The campaign to obtain freedom for former Black Panther leader Edward Poindexter is gaining growing support as evidenced by a new billboard near Interstate 480 in Omaha, Nebraska, calling for his freedom. Poindexter has been imprisoned since 1970 for the bombing murder of an Omaha policeman following a controversial trial marred by withheld evidence, apparent planted evidence, conflicting police testimony, questionable forensic evidence, and perjured testimony by the state’s chief witness, Duane Peak, the confessed bomber.
Poindexter, sentenced to life at hard labor at the close of the April 1971 trial, has survived co-defendant David Rice (later Wopashitwe Mondo Eyen we Langa) who died at the maximum security Nebraska State Penitentiary in March 2016 while serving his life sentence. The two prisoners were leaders of a Black Panther Party affiliate chapter called the National Committee to Combat Fascism and targets of a clandestine counterintelligence operation code-named COINTELPRO conducted illegally by the Federal Bureau of Investigation.
Preston Love, Jr. is a member of the Freedom for Ed Committee that has held a prayer vigil, a march, and a demonstration outside the home of Governor Pete Ricketts. Love, who chairs the organization Black Votes Matter, is firmly convinced Poindexter was a victim of a wrongful conviction. Over the years, Freedom of Information lawsuits have slowly uncovered secret federal manipulation of the murder investigation and subsequent criminal trial. However, despite the revelations, Poindexter has not been granted a new trial.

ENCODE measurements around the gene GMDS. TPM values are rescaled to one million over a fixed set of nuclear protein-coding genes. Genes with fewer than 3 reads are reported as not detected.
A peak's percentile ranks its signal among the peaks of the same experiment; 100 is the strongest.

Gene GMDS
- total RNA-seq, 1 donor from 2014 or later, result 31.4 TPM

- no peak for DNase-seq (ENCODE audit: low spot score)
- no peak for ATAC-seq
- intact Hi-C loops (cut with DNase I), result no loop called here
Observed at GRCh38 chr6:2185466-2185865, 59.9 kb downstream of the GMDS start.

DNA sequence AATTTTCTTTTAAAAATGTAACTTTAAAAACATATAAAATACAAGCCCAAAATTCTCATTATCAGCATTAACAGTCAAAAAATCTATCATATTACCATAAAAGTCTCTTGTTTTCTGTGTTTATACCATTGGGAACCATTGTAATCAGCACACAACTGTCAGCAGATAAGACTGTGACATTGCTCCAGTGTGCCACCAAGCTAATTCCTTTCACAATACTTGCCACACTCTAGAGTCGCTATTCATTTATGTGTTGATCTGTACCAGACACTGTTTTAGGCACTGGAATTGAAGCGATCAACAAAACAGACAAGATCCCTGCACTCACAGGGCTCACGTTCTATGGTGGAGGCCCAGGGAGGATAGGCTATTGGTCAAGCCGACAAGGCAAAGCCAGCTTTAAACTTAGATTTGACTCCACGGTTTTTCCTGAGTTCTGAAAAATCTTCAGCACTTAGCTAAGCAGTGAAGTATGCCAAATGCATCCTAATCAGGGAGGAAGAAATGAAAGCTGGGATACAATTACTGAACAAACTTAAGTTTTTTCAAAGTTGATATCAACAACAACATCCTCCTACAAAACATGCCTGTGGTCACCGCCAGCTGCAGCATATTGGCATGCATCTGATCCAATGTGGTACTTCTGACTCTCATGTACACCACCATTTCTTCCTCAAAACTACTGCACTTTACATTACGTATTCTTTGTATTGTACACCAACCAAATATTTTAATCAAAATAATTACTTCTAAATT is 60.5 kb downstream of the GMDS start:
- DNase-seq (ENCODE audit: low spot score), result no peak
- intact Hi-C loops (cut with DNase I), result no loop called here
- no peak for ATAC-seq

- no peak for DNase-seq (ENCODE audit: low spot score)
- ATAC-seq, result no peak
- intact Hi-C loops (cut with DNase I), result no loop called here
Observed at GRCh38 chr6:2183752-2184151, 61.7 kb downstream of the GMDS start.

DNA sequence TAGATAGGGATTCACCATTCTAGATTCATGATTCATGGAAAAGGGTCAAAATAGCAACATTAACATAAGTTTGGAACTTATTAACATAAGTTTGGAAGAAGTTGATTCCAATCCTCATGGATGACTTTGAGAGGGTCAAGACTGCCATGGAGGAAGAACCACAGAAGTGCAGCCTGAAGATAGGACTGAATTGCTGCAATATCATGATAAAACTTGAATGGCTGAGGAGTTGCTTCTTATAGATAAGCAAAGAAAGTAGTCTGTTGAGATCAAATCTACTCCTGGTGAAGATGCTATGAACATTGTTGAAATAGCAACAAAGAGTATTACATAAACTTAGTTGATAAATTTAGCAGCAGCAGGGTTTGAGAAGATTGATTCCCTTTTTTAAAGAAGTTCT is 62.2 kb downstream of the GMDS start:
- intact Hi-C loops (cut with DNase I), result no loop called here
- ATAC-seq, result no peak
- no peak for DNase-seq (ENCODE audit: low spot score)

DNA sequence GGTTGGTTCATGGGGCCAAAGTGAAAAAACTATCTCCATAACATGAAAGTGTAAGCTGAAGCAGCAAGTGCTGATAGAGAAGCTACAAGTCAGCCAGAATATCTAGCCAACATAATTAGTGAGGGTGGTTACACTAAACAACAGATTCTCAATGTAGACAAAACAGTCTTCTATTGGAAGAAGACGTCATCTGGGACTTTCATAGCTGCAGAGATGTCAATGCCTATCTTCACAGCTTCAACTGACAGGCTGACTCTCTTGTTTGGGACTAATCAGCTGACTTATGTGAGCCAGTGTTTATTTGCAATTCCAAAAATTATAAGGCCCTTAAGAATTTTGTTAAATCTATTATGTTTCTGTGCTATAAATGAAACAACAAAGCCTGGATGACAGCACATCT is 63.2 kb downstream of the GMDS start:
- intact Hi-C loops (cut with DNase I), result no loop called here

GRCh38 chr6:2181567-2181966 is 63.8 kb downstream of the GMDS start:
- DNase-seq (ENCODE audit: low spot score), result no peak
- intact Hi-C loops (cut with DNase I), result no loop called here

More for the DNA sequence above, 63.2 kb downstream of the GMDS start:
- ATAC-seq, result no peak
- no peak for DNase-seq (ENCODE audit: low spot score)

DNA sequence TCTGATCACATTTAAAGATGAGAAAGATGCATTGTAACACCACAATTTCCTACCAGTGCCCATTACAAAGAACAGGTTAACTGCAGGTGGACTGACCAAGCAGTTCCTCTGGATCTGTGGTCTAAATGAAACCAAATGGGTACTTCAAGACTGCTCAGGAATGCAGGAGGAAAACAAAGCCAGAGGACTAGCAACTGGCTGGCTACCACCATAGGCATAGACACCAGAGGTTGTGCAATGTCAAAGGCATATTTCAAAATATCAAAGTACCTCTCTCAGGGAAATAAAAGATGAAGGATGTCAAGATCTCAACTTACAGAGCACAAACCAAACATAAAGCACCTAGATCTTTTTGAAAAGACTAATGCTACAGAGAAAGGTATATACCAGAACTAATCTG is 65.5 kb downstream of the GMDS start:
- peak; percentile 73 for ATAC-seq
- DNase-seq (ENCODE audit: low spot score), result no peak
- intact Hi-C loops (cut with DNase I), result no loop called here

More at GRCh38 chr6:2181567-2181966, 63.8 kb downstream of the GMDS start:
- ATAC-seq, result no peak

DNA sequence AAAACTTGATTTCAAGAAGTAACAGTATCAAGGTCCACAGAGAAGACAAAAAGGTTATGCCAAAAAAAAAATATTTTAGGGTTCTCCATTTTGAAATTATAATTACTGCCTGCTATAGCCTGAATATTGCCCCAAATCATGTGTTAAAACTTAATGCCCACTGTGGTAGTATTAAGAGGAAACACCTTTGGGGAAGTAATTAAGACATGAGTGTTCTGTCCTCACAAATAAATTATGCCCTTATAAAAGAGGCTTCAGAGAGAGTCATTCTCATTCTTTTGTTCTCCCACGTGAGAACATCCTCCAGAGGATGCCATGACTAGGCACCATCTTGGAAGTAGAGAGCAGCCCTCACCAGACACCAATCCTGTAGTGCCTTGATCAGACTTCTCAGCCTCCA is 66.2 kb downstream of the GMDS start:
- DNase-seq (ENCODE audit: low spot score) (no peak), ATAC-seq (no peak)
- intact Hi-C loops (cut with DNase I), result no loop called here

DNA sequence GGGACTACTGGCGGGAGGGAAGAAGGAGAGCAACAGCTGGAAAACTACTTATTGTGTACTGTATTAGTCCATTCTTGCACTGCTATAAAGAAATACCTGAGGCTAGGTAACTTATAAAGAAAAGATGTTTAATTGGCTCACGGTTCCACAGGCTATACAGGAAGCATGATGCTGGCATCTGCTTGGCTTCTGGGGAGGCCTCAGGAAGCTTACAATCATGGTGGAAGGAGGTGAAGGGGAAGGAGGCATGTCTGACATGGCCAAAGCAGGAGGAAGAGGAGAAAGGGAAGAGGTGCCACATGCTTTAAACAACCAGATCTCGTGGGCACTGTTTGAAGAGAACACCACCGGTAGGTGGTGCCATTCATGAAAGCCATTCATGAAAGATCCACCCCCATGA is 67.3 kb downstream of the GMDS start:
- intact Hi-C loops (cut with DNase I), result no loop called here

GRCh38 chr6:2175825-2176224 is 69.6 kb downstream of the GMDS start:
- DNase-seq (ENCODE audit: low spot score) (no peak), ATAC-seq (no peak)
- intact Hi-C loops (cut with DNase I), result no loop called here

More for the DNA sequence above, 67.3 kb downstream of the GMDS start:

Many, including a national justice group, have called Poindexter a political prisoner because of the COINTELPRO subterfuge and subsequent unfair courtroom injustice that has kept him imprisoned for half a century. The funds for the billboard were provided in a grant from the Jericho Movement to Free All Political Prisoners. Jericho Boston helped defray the billboard costs.
Denied a new trial by the courts, Poindexter is getting similar treatment from the Nebraska Pardon Board, made up of the Governor, Attorney General, and Secretary of State. The three politicians control Poindexter’s fate as they determine sentence commutations. Until the trio acts, the Nebraska Parole Board cannot take up Poindexter’s case.
Not only has the Pardon Board thus far declined to consider Poindexter’ request for a commutation of sentence, they insist he must continue to wait for a hearing. Despite Poindexter’s age, 76, and ailing health, the Pardon Board refuses to hear his case while they work on pardons for persons no longer in jail.
In a stunning display of disregard for the numerous calls throughout the country to reduce prison populations as the Covid virus runs rampant behind bars, the Nebraska Parole Board refuses to consider commutation requests ahead of pardons for those who have already served their sentence. The board has approximately fifty pending commutation requests yet only hears a half-dozen cases every several months. Instead, the majority of cases that appear before the board are for pardons from ex-convicts who have already been released from the prison risk of infection. The board also refuses to triage the commutation requests to put elderly or at risk prisoners on an expedited schedule.
Ricketts and his two political colleagues have failed Good Government 101. The best place to start on any reduction of the number of confined inmates would be with those seeking commutation. Their cases are already prepared for consideration and would be evaluated on a case-by-case basis.
Preston Love explains the reason for the billboard. “It is time for the public to realize that Ed Poindexter is real and is vulnerable to forces beyond his control, just like the rest of us. His humanness, his face, his life. We hope this billboard will close the gap for many to speak out for Ed and help get the State’s knee off his throat, let him breathe”
More information on Ed Poindexter is available in the book FRAMED: J. Edgar Hoover, COINTELPRO & the Omaha Two story, in print edition at Amazon and in ebook format. Portions of the book may also be read free online at NorthOmahaHistory.com. The book is also available to patrons of the Omaha Public Library.